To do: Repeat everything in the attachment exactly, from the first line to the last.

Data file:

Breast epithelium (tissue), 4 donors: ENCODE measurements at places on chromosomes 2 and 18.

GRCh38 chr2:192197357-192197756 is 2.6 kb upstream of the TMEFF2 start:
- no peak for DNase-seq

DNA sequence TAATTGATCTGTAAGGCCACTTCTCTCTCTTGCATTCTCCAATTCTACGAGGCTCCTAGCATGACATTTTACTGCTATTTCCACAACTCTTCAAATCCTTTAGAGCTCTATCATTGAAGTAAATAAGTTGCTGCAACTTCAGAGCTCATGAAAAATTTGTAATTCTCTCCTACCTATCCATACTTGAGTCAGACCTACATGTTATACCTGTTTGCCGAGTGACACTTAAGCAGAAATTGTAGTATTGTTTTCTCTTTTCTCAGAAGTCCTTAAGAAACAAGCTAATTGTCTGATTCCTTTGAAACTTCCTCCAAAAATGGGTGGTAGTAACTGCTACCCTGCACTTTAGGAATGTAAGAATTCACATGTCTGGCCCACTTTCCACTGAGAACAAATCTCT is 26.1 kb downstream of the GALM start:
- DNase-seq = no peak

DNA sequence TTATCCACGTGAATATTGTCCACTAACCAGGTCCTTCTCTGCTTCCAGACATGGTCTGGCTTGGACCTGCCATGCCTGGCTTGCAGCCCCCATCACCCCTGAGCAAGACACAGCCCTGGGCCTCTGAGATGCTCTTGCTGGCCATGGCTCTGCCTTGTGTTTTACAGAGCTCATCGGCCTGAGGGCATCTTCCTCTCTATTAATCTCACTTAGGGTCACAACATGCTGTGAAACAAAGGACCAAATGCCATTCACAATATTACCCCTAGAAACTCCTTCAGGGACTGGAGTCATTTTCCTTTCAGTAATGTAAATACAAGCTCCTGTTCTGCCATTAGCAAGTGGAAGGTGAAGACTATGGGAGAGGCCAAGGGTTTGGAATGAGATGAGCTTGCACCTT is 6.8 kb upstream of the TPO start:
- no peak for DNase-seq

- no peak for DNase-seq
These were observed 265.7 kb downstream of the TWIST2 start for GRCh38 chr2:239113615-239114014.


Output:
Breast epithelium (tissue), 4 donors: ENCODE measurements at places on chromosomes 2 and 18.

GRCh38 chr2:192197357-192197756 is 2.6 kb upstream of the TMEFF2 start:
- no peak for DNase-seq

DNA sequence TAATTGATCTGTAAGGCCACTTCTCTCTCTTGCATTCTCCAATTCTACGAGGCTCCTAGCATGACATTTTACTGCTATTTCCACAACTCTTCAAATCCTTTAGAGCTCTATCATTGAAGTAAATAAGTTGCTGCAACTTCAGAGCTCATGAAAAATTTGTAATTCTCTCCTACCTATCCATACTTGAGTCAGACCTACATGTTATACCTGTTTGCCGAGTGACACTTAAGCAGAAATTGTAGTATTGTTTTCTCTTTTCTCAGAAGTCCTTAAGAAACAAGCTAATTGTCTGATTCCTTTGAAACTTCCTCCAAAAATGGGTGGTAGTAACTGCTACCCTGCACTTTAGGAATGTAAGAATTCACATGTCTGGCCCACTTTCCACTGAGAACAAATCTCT is 26.1 kb downstream of the GALM start:
- DNase-seq = no peak

DNA sequence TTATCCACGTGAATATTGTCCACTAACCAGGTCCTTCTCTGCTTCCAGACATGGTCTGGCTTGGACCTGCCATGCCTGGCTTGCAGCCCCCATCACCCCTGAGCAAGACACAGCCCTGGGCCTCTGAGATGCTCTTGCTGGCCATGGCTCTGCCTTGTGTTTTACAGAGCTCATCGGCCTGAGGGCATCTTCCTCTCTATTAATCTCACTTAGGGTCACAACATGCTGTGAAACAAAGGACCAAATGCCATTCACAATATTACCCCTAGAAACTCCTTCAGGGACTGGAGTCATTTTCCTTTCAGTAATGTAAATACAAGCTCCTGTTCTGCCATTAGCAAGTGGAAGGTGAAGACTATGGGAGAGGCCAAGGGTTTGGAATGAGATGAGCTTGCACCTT is 6.8 kb upstream of the TPO start:
- no peak for DNase-seq

- no peak for DNase-seq
These were observed 265.7 kb downstream of the TWIST2 start for GRCh38 chr2:239113615-239114014.